The NBA Finals just concluded, which means the NBA Draft is right around the corner, more specifically, it’s this Thursday. With the Toronto Raptors dethroning the Golden State Warriors, Klay Thompson and Kevin Durant’s free agency plus their injuries that will sideline them for the majority of next season at least, and the monumental Anthony Davis trade, the NBA’s landscape has shifted. For the first time in five years, more than two teams have a legitimate chance to win an NBA title, and the Thunder could be one of them.
The NBA Draft is the easiest route for OKC to improve this offseason.
“We’ve got to take a hard look at where we are as a team, what the options are, and look at those and see how we can make it better,” Thunder general manager Sam Presti said at his end-of-season press conference on April 29.
The Thunder have a few choices when it comes to their draft pick. As you should know by now, OKC holds the No. 21 pick. Considering it’s a late first-round pick, the guarantee of a productive player isn’t as high as a lottery pick. Late first round picks are a hit or miss, so the Thunder have some thinking to do.
The easiest thing for Sam Presti is to pick at 21 and go for OKC’s biggest needs. The Thunder could draft a guaranteed sharpshooter like North Carolina’s Cameron Johnson, which would make more sense than any other draftee. However, if they choose to draft someone other than Johnson, Kentucky’s P.J. Washington or Grant Williams could potentially fill the backup power forward role.
These picks would be ideal and perfect for most NBA teams, but with OKC’s window being wide-open but closing quickly, they need someone that will produce without question. Someone that can consistently serve as OKC’s third option.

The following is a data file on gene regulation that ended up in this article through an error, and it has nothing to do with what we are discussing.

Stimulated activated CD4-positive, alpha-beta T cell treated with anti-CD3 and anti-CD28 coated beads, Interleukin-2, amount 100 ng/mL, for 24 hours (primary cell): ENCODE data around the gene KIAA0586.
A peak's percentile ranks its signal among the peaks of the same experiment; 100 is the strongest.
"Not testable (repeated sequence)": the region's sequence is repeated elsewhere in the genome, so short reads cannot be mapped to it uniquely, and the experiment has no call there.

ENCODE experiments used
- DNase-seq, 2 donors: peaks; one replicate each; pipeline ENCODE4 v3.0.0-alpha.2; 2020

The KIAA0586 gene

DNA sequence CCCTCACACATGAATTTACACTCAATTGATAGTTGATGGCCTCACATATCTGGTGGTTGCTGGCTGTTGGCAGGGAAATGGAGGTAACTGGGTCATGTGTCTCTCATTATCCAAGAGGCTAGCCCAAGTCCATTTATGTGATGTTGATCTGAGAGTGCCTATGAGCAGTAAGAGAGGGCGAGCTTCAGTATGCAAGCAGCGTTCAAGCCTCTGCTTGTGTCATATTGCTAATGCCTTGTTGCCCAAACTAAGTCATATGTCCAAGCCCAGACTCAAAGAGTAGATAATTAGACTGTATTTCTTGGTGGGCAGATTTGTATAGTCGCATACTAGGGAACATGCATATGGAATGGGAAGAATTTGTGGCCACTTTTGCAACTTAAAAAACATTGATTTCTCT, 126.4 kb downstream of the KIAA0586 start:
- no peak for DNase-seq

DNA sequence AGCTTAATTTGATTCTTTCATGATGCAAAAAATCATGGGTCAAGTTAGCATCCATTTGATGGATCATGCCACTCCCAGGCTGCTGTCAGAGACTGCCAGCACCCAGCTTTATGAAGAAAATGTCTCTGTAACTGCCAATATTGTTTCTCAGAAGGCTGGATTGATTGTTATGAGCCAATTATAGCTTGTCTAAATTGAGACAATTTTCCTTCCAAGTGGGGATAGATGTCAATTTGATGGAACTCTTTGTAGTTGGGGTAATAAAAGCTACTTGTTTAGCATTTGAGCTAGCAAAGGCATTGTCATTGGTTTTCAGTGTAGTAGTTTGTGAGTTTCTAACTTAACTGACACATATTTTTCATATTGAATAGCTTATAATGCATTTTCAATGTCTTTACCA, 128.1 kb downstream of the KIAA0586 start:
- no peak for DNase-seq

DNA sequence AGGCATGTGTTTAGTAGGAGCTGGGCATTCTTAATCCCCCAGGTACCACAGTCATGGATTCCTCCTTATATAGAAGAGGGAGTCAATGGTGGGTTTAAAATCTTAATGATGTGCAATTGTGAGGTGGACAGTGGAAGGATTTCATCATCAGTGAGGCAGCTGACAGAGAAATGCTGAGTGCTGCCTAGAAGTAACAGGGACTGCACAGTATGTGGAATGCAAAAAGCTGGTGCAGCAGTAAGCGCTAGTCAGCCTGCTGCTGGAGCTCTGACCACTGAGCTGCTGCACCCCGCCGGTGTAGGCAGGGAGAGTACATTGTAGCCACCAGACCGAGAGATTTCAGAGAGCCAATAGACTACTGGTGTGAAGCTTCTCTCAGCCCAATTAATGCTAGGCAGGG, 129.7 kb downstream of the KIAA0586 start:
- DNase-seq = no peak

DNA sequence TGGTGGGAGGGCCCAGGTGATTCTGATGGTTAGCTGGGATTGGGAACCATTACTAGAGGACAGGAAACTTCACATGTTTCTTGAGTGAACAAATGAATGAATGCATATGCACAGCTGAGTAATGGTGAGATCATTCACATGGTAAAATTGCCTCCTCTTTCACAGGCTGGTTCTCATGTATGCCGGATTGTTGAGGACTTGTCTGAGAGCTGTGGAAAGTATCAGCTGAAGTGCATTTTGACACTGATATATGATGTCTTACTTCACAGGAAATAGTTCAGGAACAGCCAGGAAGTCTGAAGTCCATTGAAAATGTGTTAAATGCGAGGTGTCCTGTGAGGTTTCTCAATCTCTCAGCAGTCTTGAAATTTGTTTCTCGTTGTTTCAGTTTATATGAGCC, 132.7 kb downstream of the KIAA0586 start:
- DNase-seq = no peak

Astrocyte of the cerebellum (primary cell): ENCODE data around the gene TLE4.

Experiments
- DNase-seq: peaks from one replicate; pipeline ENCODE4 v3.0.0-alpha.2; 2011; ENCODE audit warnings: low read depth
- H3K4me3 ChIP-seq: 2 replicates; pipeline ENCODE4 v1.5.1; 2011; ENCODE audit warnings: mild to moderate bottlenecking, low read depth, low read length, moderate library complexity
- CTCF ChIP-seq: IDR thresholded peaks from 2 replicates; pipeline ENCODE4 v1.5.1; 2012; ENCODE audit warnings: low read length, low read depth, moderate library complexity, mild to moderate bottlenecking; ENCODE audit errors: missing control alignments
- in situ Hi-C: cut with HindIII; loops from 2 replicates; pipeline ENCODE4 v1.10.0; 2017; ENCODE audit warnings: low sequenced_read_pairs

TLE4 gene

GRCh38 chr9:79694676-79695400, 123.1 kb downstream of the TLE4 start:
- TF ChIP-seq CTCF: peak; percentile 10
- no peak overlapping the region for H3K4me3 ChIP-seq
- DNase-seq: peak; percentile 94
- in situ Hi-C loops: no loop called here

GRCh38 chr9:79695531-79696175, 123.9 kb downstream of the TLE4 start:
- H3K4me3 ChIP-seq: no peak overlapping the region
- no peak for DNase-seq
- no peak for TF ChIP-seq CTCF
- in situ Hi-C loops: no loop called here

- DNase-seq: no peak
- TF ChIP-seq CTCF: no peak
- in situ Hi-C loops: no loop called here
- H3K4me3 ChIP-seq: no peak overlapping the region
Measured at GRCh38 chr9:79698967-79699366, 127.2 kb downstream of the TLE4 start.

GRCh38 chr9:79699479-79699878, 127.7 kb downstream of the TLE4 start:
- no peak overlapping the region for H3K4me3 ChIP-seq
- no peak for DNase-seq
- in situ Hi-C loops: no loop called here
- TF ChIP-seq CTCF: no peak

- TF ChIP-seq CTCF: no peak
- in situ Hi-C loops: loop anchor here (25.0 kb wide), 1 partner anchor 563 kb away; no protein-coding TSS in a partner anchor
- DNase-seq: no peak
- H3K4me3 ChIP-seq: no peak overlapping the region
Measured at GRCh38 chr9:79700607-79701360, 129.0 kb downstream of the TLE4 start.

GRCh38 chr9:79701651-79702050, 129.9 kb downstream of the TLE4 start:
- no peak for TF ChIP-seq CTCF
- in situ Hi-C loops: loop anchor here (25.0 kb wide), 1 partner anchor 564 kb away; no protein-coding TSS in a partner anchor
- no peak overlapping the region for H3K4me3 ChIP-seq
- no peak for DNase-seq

The Collective Bargaining Agreement prevents teams from trading first-round picks in consecutive seasons, so the Thunder would have to essentially draft for another team in a prearranged trade. The only thing about trading their 21st selection alone is that they’ll have to trade for a contract of similar value, which won’t get them anywhere further than a player like Raymond Felton.
The route OKC should take is to trade the 21st pick and package an expiring contract with it. Other teams would be able to benefit from a productive player for a year and only have to deal with their contract for a year. Andre Roberson and Patrick Patterson are both on expensive expiring contracts, while Dennis Schröder and Steven Adams rock with overly-lucrative multi-year deals.
Packaging one or more of those players with the 21st pick would open the door for OKC to pick up a valuable piece that could help them win in 2020. Although draft picks are fun, anything after the 10th or 11th pick gets too unpredictable for comfort and with the NBA finally competitive again, the Thunder need to leave their mark on this offseason. Getting rid of Roberson, Patterson, Schröder or Adams won’t be easy for the Thunder to do, but sacrifices have to be made for the Thunder to taste success.